Note: This is an archived Handbook entry from 2009. Search for this in the current handbook
|Dates & Locations:|| |
This subject has the following teaching availabilities in 2009:Semester 2, - Taught on campus.
Timetable can be viewed here. For information about these dates, click here.
|Time Commitment:||Contact Hours: 36 lectures (three per week) and 22 hours of practical work/computer-aided learning (CAL) |
Total Time Commitment: 120 hours
One of Optometry 655-152, 655-101, 655-102 or 655-202.
|Recommended Background Knowledge:||None|
|Non Allowed Subjects:||Students may only gain credit for one of 655-210 or 655-219 or 655-311 (prior to 2006).|
|Core Participation Requirements:||It is University policy to take all reasonable steps to minimise the impact of disability upon academic study and reasonable steps will be made to enhance a student’s participation in the University’s programs. Students who feel their disability may impact upon their active and safe participation in a subject are encouraged to discuss this with the relevant subject coordinator and the Disability Liaison Unit.|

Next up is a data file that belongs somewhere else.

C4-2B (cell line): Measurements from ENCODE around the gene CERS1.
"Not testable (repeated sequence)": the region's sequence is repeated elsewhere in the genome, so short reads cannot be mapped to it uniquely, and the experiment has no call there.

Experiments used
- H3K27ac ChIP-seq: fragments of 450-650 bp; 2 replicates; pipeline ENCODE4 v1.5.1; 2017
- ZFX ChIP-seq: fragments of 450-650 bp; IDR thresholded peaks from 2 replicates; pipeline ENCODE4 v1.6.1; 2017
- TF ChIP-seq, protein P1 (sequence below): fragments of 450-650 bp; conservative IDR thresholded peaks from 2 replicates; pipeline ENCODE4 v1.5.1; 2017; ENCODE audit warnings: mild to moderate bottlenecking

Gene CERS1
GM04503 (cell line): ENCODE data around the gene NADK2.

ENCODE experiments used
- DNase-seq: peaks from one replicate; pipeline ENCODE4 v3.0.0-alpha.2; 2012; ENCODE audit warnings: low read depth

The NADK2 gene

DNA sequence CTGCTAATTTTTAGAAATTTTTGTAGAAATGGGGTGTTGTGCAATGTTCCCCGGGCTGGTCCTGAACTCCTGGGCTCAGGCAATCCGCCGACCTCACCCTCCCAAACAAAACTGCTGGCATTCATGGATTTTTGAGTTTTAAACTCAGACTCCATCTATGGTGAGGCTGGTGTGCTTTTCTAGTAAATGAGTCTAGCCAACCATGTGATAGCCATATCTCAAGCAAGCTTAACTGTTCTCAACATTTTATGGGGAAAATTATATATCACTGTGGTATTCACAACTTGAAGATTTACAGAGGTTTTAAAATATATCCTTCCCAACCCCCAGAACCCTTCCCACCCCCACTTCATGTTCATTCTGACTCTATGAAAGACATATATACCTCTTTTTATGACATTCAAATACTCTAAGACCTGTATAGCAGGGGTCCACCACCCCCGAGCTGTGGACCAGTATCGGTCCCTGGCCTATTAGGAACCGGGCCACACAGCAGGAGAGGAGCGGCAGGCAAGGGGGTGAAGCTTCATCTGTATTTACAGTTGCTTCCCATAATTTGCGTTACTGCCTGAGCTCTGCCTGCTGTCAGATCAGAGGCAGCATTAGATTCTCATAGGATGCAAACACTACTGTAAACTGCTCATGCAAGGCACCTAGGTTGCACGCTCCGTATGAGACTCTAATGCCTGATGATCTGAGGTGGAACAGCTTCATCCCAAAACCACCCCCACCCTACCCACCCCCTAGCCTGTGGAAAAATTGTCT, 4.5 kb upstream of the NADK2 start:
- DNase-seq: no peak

CoordinatorDr Andrew John Anderson
The purpose of this subject is to provide an understanding of the principles and techniques of optical design including an understanding of the control and optimisation of aberrations. It is an introduction to ophthalmic lenses and spectacle lens design. The topics covered include aberration theory, optical design and control of aberrations including the design of ophthalmic lenses, advanced photometry and radiometry, and optics of commonly used ophthalmic instruments. Practical classes will include computer-aided tutorials on both optical design and lens calculations.
Ongoing assessment of practical work during the semester (15%); a calculation-based group assignment due at the end of the semester (10%); a 3-hour written examination in the examination period (75%). Satisfactory completion of all assessment components is necessary to pass the subject.
|Recommended Texts:||The Eye and Visual Optical Instruments (G Smith and D A Atchison), Cambridge University Press, 1997 (or later edition)|
|Breadth Options:|| |
This subject potentially can be taken as a breadth subject component for the following courses:
You should visit learn more about breadth subjects and read the breadth requirements for your degree, and should discuss your choice with your student adviser, before deciding on your subjects.
|Fees Information:||Subject EFTSL, Level, Discipline & Census Date|
Students enrolled in the BSc (pre-2008 BSc), BASc or a combined BSc course will receive science credit for the completion of this subject.
Bachelor of Optometry |
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